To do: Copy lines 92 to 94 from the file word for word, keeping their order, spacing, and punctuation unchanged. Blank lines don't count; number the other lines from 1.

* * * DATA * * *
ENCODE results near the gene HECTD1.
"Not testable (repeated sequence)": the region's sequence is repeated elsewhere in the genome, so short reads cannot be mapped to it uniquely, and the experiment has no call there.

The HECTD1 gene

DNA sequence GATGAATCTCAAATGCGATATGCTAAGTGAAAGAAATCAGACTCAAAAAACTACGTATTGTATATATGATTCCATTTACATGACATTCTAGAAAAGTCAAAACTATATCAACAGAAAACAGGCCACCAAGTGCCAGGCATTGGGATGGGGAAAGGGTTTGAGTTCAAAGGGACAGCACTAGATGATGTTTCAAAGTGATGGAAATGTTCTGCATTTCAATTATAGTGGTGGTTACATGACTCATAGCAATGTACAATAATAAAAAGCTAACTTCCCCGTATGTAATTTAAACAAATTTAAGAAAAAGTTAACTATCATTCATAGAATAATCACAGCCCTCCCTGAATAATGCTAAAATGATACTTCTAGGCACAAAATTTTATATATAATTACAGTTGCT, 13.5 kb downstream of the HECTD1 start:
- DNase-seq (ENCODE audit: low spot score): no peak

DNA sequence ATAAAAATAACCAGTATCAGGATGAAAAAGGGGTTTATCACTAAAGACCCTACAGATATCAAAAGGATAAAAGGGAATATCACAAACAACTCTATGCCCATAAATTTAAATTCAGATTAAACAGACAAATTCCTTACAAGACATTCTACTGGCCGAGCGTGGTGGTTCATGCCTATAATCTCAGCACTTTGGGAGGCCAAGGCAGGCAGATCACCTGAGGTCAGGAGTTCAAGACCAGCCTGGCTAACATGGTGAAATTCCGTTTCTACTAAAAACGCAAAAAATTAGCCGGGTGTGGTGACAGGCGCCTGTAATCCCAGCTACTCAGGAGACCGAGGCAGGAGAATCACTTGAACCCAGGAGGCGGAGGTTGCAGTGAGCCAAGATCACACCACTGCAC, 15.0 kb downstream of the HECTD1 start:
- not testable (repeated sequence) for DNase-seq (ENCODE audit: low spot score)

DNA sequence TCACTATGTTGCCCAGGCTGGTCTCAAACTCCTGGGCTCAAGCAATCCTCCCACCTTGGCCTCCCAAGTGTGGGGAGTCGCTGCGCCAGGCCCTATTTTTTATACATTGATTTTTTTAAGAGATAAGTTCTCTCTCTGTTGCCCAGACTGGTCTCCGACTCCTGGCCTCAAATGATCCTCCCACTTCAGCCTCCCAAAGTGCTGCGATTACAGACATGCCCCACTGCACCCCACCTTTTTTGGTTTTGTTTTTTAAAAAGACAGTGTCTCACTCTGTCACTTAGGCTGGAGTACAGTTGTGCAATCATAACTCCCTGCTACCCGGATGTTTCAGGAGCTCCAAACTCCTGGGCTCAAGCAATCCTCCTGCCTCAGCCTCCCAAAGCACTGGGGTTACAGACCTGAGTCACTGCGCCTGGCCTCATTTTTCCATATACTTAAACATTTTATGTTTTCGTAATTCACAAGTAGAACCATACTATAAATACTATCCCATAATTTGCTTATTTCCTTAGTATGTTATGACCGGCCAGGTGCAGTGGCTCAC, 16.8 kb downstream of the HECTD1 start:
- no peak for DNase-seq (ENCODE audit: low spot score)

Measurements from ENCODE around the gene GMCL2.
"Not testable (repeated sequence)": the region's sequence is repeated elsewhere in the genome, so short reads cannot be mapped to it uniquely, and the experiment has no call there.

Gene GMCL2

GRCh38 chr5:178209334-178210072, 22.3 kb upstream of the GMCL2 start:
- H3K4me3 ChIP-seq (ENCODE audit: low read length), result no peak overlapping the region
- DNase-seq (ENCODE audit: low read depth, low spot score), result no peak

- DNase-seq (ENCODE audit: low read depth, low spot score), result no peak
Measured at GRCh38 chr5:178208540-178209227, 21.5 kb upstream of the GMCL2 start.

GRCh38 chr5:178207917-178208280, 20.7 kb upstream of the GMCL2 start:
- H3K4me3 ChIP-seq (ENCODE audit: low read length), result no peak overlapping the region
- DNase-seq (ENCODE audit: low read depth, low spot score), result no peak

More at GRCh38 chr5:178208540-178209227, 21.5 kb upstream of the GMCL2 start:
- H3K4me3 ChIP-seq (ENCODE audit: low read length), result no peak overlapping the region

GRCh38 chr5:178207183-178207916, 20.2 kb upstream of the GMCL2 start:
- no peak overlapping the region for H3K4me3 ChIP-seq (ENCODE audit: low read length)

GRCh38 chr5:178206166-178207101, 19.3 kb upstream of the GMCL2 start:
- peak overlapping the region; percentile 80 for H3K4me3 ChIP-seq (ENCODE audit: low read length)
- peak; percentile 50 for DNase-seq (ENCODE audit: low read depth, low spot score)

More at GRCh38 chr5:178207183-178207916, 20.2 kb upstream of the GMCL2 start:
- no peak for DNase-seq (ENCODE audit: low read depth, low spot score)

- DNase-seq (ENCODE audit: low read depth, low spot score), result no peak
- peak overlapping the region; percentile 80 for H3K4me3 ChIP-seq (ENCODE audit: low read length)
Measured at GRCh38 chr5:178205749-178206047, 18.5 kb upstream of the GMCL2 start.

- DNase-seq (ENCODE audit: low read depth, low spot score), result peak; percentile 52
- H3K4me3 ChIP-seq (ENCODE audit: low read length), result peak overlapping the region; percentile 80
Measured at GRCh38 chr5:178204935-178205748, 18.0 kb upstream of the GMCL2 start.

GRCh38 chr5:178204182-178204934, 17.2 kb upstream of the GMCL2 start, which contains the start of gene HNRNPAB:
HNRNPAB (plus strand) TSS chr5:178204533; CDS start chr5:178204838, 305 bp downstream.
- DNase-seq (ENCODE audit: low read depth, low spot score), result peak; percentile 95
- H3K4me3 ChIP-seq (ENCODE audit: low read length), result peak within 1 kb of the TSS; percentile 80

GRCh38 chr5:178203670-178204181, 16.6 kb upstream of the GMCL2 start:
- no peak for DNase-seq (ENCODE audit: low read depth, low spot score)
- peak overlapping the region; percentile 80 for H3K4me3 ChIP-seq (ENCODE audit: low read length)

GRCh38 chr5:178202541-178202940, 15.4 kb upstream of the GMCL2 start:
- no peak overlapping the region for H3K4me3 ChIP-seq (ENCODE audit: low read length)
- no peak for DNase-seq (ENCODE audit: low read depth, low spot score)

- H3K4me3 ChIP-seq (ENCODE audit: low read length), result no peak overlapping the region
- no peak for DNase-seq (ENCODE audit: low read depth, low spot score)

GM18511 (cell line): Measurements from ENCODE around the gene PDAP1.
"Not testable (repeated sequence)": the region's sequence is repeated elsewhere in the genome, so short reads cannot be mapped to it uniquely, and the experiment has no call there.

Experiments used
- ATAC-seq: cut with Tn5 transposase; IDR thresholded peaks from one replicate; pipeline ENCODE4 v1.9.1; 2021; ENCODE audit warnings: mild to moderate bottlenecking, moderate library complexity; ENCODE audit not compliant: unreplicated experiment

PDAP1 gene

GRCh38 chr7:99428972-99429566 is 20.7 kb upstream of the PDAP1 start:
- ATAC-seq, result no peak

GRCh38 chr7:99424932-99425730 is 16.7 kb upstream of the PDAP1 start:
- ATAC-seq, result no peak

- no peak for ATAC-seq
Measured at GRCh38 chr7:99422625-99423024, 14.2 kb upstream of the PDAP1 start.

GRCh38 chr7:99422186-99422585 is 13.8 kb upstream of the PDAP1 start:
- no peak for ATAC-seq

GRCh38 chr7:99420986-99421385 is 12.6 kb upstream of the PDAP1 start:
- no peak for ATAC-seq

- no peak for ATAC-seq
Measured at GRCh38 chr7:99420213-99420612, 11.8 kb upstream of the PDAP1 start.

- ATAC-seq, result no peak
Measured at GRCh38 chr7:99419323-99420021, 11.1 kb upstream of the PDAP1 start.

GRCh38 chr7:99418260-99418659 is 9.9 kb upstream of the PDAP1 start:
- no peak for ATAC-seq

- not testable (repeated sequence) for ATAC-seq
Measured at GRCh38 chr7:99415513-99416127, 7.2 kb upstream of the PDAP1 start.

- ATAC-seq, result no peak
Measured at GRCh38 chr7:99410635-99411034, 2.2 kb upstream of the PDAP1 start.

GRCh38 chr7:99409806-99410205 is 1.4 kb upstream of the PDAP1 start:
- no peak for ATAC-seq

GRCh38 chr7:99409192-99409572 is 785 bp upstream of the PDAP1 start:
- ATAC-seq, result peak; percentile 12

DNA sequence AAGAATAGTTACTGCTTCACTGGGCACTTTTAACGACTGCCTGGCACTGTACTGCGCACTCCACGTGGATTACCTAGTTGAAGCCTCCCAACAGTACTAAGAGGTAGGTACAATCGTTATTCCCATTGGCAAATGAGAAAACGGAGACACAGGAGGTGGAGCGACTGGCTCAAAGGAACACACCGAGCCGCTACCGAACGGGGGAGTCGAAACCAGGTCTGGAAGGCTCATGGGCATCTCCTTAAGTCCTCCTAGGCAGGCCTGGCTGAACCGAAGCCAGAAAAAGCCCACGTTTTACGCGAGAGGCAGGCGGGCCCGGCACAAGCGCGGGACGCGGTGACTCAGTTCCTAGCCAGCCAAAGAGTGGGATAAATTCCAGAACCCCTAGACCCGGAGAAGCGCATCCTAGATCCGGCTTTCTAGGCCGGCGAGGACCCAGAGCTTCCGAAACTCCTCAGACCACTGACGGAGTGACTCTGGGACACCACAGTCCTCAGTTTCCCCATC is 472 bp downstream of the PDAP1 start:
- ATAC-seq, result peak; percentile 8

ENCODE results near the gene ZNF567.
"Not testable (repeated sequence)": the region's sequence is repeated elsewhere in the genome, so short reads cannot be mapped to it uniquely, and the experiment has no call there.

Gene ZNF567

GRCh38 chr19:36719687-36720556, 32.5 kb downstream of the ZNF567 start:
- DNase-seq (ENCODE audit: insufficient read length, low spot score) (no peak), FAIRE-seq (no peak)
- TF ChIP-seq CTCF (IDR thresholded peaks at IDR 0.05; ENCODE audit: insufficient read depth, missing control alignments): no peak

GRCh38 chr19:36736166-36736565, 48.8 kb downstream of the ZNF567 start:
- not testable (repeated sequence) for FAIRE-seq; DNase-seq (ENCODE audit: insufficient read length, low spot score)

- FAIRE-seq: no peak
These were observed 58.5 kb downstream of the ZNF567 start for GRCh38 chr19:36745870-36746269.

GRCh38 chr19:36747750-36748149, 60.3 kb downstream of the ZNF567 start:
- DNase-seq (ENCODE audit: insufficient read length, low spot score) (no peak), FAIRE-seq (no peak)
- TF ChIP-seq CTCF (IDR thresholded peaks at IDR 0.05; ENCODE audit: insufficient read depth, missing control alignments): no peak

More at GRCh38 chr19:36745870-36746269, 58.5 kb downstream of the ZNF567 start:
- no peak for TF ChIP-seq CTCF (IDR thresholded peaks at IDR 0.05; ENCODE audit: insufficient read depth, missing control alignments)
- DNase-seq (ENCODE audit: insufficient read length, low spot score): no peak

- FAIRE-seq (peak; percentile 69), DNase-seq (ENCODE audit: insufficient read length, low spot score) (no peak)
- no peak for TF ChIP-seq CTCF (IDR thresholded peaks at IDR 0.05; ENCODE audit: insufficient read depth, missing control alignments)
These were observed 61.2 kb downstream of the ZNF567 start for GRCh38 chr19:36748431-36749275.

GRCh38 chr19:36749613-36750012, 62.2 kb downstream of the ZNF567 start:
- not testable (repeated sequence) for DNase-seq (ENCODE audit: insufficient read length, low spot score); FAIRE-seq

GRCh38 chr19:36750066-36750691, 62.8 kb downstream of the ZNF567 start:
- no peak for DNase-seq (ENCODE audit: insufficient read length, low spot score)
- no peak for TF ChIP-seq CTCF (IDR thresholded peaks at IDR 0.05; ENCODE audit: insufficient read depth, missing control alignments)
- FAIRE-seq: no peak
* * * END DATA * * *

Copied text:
More at GRCh38 chr19:36745870-36746269, 58.5 kb downstream of the ZNF567 start:
- no peak for TF ChIP-seq CTCF (IDR thresholded peaks at IDR 0.05; ENCODE audit: insufficient read depth, missing control alignments)
- DNase-seq (ENCODE audit: insufficient read length, low spot score): no peak